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About this Item

Title: Poemet

Creator: Walt Whitman

Date: January 28, 1860

Whitman Archive ID: per.00073

Source: New-York Saturday Press 28 January 1860: 2. Our transcription is based on a digital image of a microfilm copy of an original issue. For a description of the editorial rationale behind our treatment of the periodical poems, see our statement of editorial policy.

Contributors to digital file: Elizabeth Lorang, April Lambert, and Susan Belasco

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[For the Saturday Press.]


Of him I love day and night, I dreamed I heard he was
And I dreamed I went where they had buried him I
love—But he was not in that place,
And I dreamed I wandered, searching among burial-
places, to find him,
And I found that every place was a burial-place,
The houses full of life were equally full of death, (This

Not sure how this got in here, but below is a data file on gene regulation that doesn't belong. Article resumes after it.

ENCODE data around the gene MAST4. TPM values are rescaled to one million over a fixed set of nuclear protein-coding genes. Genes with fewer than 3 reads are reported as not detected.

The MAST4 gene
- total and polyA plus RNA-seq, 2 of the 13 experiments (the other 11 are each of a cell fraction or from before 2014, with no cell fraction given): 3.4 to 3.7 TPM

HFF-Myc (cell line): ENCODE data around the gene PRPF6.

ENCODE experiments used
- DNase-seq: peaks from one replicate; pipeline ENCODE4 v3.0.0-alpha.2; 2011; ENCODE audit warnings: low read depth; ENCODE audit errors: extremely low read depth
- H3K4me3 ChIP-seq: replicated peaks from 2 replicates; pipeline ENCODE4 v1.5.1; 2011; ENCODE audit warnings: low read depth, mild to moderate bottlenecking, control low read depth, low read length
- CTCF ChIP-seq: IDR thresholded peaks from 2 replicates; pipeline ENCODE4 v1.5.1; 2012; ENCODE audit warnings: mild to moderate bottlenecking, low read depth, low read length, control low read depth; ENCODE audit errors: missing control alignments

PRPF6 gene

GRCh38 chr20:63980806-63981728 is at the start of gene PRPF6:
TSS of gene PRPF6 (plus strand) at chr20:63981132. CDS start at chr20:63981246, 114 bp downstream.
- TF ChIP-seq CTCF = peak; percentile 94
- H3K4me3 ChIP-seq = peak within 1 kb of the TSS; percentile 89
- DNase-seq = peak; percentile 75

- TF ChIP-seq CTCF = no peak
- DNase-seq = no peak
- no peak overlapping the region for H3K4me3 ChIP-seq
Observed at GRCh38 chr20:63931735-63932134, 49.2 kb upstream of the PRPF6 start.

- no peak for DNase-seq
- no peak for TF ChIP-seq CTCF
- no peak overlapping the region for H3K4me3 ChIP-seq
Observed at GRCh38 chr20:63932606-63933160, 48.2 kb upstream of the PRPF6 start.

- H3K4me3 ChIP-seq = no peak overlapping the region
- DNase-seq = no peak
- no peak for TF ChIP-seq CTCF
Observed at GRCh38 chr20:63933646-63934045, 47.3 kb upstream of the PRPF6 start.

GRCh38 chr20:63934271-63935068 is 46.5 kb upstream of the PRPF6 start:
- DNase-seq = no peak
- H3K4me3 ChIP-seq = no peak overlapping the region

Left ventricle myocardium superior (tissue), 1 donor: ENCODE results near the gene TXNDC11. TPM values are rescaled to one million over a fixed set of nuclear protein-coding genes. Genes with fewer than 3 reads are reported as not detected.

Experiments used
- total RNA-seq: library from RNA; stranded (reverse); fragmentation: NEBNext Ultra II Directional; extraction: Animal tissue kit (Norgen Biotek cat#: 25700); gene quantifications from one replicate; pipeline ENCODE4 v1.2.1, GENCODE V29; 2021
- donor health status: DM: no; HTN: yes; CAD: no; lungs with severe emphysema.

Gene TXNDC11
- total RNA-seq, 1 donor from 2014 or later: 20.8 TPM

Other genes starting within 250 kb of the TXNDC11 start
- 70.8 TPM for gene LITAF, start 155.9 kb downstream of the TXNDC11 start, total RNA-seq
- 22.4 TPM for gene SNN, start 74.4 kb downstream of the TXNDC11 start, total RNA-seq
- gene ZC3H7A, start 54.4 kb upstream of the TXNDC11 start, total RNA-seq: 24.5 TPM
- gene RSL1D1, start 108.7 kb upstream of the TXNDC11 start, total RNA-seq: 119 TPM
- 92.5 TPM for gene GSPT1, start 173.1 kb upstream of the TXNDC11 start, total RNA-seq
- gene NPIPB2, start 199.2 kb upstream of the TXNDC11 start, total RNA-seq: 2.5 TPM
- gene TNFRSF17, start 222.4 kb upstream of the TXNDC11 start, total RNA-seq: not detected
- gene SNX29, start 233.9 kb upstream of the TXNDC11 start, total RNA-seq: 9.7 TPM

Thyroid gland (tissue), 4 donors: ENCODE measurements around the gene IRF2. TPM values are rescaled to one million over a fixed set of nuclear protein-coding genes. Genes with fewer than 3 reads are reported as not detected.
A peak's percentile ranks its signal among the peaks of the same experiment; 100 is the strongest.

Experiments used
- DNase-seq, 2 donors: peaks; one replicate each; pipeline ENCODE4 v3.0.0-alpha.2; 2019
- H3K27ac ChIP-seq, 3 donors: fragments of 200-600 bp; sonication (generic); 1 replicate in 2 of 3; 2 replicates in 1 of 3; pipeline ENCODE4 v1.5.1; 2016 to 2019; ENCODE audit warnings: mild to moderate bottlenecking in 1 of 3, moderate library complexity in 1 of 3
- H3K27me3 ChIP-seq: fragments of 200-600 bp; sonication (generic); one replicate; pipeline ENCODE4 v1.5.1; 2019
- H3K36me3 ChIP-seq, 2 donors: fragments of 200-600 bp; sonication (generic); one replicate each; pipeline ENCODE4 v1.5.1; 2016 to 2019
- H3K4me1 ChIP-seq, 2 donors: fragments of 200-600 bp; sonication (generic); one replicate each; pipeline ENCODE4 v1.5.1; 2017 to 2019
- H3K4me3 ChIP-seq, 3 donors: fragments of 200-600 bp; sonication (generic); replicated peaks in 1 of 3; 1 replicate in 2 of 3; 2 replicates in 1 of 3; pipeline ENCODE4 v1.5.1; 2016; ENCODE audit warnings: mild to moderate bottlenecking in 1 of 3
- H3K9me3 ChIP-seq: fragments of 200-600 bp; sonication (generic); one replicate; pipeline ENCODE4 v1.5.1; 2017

house is now,)
The streets, the shipping, the places of amusement, the
Chicago, Philadelphia, the Mannahatta, Boston,
were as full of the dead as of the living,
And fuller, O vastly fuller, of the dead than of the
—And what I dreamed I will henceforth tell to every
person and age,
And I stand henceforth bound to what I dreamed;
And now I am willing to disregard burial-places, and
dispense with them,
And if the memorials of the dead were put indiffer-
ently everywhere, even in the room where I eat or
sleep, I should be satisfied,
And if the corpse of any one I love, or if my own
corpse, be duly rendered to powder and poured in
the sea, I shall be satisfied,
Or if it be distributed to the winds, I shall be satisfied.


1. This poem later appeared as "Calamus No. 17," Leaves of Grass (1860); as "Of Him I Love Day and Night," Leaves of Grass (1867); and, with slight changes in the text, in "Passage to India," Leaves of Grass (1871-72). [back]


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